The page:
Ethics of shifting to preventative healthcare
The more we rely on the complex algorithms that power AI, the more some people feel concerned. How do we ensure these algorithms are fair, ethical and transparent? The UK government wants to set up a ground-breaking Centre for Data Ethics and Innovation, while India is getting a new research institute, Wadhwani AI, which has a mission of harnessing AI for social good.
How would you feel, for example, if your activity on social media was monitored by AI to look for signs of suicidal thoughts? Research from both China and the USA is being applied to do just this. Weibo, the Chinese equivalent of Twitter, has been using such a system for nine months and has identified 20,000 at-risk users and directed them to support. Facebook has also been using a similar system, which automatically highlights content that might contain suicidal thoughts and sends that information to human reviewers.
AI is being touted as one of the ways we can shift traditional healthcare systems from reacting to when we get sick to detecting illness in advance and ultimately reducing the economic burden of chronic conditions such as cancer, heart disease and diabetes. But how do we feel about an all-seeing AI that monitors our every move, sending us digital nudges to ensure that our choices are the optimal ones?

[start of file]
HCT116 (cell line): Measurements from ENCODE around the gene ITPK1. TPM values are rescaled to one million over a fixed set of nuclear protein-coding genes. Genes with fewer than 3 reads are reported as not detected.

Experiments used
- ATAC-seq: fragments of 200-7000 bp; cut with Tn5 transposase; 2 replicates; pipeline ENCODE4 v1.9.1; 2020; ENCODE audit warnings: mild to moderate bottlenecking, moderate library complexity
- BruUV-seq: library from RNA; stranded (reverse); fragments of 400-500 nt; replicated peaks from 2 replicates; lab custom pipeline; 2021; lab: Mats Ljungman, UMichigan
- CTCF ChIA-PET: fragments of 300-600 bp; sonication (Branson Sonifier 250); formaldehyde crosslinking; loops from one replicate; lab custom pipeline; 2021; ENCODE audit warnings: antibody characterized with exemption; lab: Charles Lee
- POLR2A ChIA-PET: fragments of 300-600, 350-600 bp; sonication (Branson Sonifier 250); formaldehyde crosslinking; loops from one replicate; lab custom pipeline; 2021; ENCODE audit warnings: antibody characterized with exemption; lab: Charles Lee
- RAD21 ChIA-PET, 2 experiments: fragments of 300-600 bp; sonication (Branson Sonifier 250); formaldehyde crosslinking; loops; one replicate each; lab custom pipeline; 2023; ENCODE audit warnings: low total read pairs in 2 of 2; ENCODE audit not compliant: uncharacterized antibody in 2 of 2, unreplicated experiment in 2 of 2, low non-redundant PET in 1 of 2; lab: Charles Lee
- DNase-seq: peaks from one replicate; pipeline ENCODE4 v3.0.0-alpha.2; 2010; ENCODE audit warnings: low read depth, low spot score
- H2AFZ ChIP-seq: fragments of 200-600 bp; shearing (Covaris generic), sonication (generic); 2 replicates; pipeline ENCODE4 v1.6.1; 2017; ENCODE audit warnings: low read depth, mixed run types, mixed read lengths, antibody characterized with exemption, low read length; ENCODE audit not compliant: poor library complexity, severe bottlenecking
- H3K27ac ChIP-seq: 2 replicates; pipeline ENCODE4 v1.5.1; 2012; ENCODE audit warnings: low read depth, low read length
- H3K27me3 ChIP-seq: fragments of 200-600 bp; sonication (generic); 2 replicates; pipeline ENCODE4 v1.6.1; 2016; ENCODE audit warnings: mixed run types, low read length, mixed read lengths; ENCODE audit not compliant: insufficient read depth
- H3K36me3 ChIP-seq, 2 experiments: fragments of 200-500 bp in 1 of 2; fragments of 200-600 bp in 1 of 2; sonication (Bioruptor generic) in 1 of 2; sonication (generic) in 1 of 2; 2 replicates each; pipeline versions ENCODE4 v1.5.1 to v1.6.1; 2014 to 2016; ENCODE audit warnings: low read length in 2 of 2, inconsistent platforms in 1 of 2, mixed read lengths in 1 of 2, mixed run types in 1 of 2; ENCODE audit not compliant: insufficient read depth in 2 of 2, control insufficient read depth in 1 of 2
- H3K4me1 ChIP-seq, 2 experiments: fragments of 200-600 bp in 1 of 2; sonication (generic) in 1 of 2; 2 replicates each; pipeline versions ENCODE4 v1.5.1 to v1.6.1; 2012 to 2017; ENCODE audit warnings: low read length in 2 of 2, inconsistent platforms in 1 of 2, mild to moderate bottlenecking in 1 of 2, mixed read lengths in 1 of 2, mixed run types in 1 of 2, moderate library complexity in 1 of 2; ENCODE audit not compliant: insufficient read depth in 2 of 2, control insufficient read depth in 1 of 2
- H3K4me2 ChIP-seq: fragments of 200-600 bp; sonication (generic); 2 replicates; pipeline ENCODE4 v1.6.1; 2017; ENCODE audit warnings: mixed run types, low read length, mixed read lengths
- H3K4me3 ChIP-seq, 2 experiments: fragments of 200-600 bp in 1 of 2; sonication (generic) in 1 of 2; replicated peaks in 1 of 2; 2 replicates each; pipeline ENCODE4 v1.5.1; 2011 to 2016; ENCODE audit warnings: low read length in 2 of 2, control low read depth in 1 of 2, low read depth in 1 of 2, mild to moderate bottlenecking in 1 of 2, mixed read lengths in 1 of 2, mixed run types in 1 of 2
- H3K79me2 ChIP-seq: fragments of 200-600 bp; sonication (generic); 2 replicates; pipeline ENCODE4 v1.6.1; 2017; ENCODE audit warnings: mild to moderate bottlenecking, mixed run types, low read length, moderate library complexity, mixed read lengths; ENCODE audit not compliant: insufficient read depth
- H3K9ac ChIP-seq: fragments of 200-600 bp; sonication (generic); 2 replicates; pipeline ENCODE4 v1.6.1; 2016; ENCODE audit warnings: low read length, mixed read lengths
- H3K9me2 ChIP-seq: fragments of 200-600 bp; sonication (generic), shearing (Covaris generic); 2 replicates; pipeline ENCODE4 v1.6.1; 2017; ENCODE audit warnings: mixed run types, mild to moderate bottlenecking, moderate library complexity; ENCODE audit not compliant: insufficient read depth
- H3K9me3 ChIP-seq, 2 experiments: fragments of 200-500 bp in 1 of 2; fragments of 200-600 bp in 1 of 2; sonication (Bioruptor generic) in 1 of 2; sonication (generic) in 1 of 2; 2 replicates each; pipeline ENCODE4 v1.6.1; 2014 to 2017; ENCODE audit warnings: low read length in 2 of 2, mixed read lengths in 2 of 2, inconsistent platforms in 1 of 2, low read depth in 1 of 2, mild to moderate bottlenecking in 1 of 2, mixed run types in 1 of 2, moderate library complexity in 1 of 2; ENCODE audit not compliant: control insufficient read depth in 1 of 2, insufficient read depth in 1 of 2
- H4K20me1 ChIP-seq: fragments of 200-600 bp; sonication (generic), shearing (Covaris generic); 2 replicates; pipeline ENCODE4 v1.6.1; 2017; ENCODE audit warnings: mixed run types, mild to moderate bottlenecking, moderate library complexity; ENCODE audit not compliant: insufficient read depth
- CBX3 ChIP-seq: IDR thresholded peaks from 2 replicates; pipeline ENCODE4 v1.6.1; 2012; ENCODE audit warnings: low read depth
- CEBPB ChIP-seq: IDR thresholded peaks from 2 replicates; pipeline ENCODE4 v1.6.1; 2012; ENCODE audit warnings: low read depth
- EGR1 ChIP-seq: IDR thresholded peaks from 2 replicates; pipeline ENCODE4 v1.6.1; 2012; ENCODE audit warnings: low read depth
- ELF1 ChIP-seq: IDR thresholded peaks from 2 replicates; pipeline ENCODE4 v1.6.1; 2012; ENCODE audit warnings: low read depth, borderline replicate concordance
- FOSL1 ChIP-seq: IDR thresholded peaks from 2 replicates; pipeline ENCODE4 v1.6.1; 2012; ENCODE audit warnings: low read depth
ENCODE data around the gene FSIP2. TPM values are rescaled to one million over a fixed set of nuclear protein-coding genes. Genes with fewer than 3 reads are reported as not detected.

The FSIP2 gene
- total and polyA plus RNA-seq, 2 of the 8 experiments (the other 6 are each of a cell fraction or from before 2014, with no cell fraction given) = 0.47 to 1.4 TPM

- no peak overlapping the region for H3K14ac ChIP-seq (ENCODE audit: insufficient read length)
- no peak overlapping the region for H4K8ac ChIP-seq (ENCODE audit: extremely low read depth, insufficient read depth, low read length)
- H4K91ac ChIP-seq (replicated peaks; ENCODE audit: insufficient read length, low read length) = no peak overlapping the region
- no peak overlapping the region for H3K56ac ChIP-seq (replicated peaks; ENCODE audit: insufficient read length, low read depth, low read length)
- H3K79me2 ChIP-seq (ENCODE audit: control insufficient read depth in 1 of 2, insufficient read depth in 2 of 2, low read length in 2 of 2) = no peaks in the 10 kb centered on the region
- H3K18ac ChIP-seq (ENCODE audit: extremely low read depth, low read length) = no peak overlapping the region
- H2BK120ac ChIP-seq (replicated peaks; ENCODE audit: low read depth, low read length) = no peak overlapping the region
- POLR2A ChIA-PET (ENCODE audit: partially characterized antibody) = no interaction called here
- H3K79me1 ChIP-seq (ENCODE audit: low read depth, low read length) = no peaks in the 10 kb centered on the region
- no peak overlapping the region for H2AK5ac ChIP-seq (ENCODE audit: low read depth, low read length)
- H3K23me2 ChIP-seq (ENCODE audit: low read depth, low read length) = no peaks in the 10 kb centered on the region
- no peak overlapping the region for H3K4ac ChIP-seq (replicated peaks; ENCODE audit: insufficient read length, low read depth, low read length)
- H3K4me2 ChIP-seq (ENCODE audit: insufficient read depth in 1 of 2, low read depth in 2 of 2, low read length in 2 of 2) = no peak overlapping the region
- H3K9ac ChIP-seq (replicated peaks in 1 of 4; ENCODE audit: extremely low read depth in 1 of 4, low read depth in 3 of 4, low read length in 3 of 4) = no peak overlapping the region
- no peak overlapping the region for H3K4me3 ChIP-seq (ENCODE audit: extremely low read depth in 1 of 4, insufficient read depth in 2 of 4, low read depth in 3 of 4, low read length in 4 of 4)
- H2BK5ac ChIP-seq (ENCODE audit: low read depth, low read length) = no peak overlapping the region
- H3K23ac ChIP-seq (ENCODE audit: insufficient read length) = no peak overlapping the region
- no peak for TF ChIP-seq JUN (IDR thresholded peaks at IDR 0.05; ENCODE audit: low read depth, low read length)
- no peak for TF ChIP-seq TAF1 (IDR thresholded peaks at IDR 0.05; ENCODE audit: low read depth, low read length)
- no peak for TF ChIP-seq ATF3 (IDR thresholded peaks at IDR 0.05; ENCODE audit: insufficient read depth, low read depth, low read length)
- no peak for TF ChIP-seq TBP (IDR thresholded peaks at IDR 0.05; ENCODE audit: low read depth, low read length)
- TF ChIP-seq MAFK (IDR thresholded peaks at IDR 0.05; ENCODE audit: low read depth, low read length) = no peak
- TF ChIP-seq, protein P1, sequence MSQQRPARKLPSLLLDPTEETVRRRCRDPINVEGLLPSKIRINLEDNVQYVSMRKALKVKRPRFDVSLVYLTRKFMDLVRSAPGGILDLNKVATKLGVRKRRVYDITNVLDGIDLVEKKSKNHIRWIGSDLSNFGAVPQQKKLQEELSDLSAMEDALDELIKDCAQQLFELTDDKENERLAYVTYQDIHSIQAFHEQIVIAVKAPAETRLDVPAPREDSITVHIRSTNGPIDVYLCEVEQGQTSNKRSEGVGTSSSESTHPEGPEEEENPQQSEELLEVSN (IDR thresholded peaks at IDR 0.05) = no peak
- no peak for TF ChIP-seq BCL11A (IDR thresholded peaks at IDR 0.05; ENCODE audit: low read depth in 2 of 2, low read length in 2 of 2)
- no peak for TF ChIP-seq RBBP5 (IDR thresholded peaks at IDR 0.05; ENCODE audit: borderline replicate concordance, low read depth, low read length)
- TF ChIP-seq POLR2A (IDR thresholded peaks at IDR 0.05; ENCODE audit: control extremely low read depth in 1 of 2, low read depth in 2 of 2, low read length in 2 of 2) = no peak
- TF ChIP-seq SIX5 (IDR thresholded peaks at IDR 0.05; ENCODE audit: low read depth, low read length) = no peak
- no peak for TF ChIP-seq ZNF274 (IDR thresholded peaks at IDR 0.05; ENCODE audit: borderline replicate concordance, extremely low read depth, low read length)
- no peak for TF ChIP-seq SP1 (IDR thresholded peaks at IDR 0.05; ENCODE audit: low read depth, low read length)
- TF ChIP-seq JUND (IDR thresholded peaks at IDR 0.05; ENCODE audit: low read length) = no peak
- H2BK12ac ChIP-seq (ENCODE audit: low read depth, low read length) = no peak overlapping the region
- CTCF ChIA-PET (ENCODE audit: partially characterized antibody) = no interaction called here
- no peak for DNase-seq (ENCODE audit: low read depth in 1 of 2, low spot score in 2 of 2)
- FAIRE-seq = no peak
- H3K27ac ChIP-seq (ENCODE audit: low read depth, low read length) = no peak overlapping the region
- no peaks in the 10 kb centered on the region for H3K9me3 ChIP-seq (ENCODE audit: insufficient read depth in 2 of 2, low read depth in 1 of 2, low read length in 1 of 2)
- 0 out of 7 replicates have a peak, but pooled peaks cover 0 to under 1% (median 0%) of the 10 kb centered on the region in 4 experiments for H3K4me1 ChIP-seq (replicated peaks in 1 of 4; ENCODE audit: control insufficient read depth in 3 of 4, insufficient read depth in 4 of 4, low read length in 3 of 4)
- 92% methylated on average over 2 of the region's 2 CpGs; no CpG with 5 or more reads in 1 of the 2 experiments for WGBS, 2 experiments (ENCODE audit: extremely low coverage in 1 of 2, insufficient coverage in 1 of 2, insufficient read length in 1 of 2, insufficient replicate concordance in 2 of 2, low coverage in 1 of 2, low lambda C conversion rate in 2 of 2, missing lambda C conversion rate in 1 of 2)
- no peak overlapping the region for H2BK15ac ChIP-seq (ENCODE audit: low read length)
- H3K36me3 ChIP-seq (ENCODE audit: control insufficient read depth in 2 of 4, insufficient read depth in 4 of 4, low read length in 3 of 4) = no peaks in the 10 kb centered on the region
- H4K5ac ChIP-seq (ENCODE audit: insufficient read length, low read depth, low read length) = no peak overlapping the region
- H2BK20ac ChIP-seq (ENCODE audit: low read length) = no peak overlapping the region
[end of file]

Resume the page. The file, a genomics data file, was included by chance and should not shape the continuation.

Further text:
As investment into AI research, products and services grows, we all need to be part of the conversation as to how it’s developed, deployed and monitored. Listening to the voice of the patient is critical. Healthcare systems are straining under the pressure of increasing demand, both in the developed and developing world, and the world population is projected to grow from 7.6 billion today to 9.8 billion by 2050. We must ensure that policy, process and people move in tandem, otherwise we may not maximize the impact of this AI revolution.